POLOKWANE, South Africa (CNN) -- South Africa's top prosecutor said Thursday he has enough evidence to charge Jacob Zuma, the newly-elected leader of the African National Conference, with corruption, following years of allegations.
Newly-elected ANC leader Jacob Zuma is congratuled by outgoing president Thabo Mbeki.
Mokotedi Mpshe, the acting director of National Prosecutions, told local station Talk Radio 702 that he now has enough evidence for a trial.
"The investigation is complete," Mpshe told the station. "All what we are doing now is to tie the loose ends. But the investigation is complete and the investigation, with the evidence that we have now, points to a case that can be taken to court."
Zuma, 65, has for years faced corruption allegations which center on an alleged payment Zuma received from his financial adviser, guaranteeing protection in any government investigation into an arms deal. Zuma was deputy president at the time.
The adviser, Schabir Shaik, was found guilty in 2005 of bribing Zuma and sentenced to 15 years in prison. President Thabo Mbeki sacked Zuma as vice president after the verdict.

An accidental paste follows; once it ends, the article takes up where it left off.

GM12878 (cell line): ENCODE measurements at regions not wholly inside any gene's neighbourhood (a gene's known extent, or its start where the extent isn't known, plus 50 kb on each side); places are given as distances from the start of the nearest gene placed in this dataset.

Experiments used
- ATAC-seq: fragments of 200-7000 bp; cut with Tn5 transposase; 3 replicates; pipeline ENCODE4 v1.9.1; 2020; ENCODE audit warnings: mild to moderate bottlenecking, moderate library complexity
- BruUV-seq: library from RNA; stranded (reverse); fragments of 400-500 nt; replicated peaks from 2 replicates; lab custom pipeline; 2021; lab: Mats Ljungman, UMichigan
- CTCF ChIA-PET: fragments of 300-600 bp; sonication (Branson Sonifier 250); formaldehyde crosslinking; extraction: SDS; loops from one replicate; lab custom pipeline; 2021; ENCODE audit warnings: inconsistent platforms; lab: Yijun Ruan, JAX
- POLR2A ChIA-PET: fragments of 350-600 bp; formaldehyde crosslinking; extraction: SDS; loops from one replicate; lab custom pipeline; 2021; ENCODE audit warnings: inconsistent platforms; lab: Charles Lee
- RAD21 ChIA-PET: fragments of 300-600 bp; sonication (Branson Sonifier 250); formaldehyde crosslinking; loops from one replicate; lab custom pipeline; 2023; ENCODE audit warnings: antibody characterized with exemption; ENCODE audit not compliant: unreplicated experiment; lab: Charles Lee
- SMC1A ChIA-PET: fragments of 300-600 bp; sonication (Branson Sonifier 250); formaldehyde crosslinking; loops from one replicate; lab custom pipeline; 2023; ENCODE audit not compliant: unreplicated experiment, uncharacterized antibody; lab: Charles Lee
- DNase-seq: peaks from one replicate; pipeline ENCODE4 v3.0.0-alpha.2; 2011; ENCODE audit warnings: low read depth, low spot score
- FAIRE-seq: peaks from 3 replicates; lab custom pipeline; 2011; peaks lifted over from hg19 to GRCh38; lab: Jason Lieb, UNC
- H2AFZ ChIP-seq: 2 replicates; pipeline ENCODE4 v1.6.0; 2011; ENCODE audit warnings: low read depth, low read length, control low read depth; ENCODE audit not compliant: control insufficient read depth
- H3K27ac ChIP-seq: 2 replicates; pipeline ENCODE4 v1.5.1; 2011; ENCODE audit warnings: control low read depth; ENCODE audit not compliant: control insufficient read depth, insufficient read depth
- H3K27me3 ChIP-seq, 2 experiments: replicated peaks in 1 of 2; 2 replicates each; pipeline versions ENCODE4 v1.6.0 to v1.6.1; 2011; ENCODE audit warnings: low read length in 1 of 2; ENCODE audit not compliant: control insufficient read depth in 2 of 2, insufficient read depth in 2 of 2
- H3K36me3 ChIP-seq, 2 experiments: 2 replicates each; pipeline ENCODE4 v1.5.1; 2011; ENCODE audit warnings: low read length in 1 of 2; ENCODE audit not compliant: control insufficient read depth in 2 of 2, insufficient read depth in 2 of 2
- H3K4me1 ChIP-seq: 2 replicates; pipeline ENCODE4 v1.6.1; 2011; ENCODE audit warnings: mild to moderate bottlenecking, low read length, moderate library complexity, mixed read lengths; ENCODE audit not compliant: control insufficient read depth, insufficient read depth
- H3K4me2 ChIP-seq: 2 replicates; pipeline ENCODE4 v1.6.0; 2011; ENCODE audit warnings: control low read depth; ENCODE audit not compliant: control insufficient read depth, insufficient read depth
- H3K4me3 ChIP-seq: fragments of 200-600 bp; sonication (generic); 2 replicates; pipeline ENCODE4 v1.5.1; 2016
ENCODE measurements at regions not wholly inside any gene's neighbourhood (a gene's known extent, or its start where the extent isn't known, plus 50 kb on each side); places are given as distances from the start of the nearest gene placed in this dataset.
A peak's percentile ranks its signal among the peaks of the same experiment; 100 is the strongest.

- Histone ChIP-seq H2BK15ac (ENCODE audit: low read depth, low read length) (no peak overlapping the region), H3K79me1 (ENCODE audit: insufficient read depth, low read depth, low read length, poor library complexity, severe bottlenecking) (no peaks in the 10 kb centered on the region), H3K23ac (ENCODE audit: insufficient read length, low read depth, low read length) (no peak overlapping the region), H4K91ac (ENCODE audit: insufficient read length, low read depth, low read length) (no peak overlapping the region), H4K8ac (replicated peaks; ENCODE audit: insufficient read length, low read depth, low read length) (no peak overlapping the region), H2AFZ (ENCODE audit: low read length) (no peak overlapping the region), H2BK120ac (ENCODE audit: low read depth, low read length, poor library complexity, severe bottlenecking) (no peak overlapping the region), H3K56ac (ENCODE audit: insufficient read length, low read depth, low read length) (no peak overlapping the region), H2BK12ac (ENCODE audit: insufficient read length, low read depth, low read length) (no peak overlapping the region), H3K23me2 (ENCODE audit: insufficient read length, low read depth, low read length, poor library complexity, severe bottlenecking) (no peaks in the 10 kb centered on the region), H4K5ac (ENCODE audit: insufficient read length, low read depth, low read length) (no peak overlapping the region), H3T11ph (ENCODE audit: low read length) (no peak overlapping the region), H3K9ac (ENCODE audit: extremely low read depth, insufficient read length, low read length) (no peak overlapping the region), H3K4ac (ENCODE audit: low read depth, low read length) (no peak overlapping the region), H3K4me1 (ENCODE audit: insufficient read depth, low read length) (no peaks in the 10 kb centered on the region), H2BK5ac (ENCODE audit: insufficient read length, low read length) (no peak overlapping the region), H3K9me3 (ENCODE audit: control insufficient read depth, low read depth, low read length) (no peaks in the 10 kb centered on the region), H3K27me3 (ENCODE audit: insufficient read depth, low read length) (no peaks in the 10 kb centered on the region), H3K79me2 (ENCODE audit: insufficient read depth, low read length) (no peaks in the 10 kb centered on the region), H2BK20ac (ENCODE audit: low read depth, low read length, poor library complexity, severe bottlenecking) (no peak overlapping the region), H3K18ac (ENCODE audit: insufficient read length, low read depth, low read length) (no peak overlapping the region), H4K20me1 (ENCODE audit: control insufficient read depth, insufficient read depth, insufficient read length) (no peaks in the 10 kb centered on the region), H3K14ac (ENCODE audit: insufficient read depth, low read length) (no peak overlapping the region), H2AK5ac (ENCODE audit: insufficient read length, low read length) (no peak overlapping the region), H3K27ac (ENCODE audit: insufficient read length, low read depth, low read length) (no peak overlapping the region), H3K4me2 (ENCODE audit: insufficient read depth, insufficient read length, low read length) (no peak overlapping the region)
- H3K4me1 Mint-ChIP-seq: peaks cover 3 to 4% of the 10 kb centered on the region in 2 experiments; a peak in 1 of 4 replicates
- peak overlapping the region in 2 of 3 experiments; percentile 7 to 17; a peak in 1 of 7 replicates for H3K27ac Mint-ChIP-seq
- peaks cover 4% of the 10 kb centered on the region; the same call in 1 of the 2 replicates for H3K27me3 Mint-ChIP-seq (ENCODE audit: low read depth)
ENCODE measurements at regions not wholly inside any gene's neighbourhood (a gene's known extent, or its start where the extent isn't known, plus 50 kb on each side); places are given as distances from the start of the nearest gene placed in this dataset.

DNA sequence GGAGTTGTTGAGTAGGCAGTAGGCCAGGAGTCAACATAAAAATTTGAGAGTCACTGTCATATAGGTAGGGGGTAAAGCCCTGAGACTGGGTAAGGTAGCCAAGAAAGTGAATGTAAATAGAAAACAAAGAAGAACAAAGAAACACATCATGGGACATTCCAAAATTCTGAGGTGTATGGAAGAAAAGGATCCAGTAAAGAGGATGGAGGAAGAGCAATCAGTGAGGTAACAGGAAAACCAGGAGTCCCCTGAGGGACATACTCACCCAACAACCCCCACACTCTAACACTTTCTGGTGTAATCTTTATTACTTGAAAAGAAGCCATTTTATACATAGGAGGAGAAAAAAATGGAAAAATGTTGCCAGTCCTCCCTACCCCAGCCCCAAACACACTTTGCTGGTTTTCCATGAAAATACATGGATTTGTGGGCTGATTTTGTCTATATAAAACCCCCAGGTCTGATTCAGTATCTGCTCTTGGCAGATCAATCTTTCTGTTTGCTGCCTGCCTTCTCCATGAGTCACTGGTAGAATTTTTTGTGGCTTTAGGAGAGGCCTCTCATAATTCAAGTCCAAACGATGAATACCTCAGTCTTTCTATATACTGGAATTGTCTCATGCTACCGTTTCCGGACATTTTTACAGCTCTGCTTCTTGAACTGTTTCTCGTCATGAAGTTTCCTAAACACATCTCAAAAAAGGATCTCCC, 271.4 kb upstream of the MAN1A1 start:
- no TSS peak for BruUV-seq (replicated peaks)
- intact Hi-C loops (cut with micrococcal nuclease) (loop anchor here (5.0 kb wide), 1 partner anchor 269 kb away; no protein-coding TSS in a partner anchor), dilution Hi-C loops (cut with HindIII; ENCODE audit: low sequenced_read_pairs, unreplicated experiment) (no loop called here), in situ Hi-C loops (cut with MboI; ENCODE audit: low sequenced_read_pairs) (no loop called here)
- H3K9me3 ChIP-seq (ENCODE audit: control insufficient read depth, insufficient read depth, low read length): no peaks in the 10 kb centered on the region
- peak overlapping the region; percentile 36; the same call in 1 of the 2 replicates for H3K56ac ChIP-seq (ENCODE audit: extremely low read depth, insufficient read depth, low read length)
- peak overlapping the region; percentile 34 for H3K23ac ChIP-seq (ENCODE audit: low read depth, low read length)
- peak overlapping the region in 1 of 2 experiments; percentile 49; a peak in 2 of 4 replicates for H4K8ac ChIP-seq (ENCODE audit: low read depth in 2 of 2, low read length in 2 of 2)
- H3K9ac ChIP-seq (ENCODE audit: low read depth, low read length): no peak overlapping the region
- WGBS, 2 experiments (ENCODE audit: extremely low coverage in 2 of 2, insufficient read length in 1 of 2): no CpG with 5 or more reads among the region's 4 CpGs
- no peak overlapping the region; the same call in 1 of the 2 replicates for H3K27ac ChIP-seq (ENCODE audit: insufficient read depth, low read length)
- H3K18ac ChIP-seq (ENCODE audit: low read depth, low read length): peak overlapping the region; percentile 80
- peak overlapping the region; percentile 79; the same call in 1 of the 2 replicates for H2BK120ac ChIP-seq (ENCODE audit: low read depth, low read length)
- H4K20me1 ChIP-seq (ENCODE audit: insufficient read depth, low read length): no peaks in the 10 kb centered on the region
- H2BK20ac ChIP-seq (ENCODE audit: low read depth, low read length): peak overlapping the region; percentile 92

Zuma elected ANC president
Thursday's legal developments may overshadow Zuma's election this week as party leader, though Zuma's camp said they firmly believe he is innocent. See Zuma's supporter's celebrate his election as ANC president »
Zuma was expected to make his victory speech later Thursday, the final day of the ANC party conference in Polokwane, about 125 miles north of Johannesburg. Learn more about Zuma »
Zuma's new position as head of the party threatens Mbeki's position as head of the country, and there was speculation that the prosecutor's announcement may have been Mbeki's way of proving he still holds power.
Although Mbeki -- in charge since 1999 -- can stay on as president until his term finishes in 2009, analysts say it would be difficult for him to do so if he lost his party's backing.
Zuma's rise to victory this week has highlighted his immense popular appeal in contrast to Mbeki, whom many party faithful consider autocratic and aloof. E-mail to a friend
CNN's Robyn Curnow contributed to this report.